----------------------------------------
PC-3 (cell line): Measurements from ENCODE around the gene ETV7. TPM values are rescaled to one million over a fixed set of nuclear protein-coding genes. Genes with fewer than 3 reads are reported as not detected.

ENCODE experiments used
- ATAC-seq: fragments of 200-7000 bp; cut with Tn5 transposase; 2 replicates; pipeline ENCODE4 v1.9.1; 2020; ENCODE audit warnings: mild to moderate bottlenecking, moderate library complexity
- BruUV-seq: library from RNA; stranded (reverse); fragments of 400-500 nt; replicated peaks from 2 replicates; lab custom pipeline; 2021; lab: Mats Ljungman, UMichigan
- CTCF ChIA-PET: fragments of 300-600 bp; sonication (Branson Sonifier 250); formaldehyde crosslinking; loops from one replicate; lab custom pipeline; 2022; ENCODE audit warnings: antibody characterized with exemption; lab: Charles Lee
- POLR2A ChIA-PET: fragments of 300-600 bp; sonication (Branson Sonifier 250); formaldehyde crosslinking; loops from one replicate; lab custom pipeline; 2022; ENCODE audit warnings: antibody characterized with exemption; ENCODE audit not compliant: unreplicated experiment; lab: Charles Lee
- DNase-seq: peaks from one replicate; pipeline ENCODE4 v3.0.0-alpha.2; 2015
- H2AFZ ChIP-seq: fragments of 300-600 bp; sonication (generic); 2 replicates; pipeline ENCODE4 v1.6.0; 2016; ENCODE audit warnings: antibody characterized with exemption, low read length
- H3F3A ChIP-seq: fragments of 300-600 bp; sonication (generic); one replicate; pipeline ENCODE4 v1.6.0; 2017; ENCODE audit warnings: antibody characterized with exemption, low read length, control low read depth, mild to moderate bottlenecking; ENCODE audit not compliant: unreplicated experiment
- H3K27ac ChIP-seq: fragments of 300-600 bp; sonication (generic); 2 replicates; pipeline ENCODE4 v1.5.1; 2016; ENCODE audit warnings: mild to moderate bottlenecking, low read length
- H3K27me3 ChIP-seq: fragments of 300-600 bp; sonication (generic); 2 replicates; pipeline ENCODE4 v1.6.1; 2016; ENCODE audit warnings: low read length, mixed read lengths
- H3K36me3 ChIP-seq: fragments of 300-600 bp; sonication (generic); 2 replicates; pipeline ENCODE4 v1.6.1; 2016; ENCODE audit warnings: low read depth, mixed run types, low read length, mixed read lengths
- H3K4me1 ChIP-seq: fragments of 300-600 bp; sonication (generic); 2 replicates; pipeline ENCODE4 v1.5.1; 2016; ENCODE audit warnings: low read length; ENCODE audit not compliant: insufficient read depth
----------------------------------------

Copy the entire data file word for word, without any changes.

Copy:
PC-3 (cell line): Measurements from ENCODE around the gene ETV7. TPM values are rescaled to one million over a fixed set of nuclear protein-coding genes. Genes with fewer than 3 reads are reported as not detected.

ENCODE experiments used
- ATAC-seq: fragments of 200-7000 bp; cut with Tn5 transposase; 2 replicates; pipeline ENCODE4 v1.9.1; 2020; ENCODE audit warnings: mild to moderate bottlenecking, moderate library complexity
- BruUV-seq: library from RNA; stranded (reverse); fragments of 400-500 nt; replicated peaks from 2 replicates; lab custom pipeline; 2021; lab: Mats Ljungman, UMichigan
- CTCF ChIA-PET: fragments of 300-600 bp; sonication (Branson Sonifier 250); formaldehyde crosslinking; loops from one replicate; lab custom pipeline; 2022; ENCODE audit warnings: antibody characterized with exemption; lab: Charles Lee
- POLR2A ChIA-PET: fragments of 300-600 bp; sonication (Branson Sonifier 250); formaldehyde crosslinking; loops from one replicate; lab custom pipeline; 2022; ENCODE audit warnings: antibody characterized with exemption; ENCODE audit not compliant: unreplicated experiment; lab: Charles Lee
- DNase-seq: peaks from one replicate; pipeline ENCODE4 v3.0.0-alpha.2; 2015
- H2AFZ ChIP-seq: fragments of 300-600 bp; sonication (generic); 2 replicates; pipeline ENCODE4 v1.6.0; 2016; ENCODE audit warnings: antibody characterized with exemption, low read length
- H3F3A ChIP-seq: fragments of 300-600 bp; sonication (generic); one replicate; pipeline ENCODE4 v1.6.0; 2017; ENCODE audit warnings: antibody characterized with exemption, low read length, control low read depth, mild to moderate bottlenecking; ENCODE audit not compliant: unreplicated experiment
- H3K27ac ChIP-seq: fragments of 300-600 bp; sonication (generic); 2 replicates; pipeline ENCODE4 v1.5.1; 2016; ENCODE audit warnings: mild to moderate bottlenecking, low read length
- H3K27me3 ChIP-seq: fragments of 300-600 bp; sonication (generic); 2 replicates; pipeline ENCODE4 v1.6.1; 2016; ENCODE audit warnings: low read length, mixed read lengths
- H3K36me3 ChIP-seq: fragments of 300-600 bp; sonication (generic); 2 replicates; pipeline ENCODE4 v1.6.1; 2016; ENCODE audit warnings: low read depth, mixed run types, low read length, mixed read lengths
- H3K4me1 ChIP-seq: fragments of 300-600 bp; sonication (generic); 2 replicates; pipeline ENCODE4 v1.5.1; 2016; ENCODE audit warnings: low read length; ENCODE audit not compliant: insufficient read depth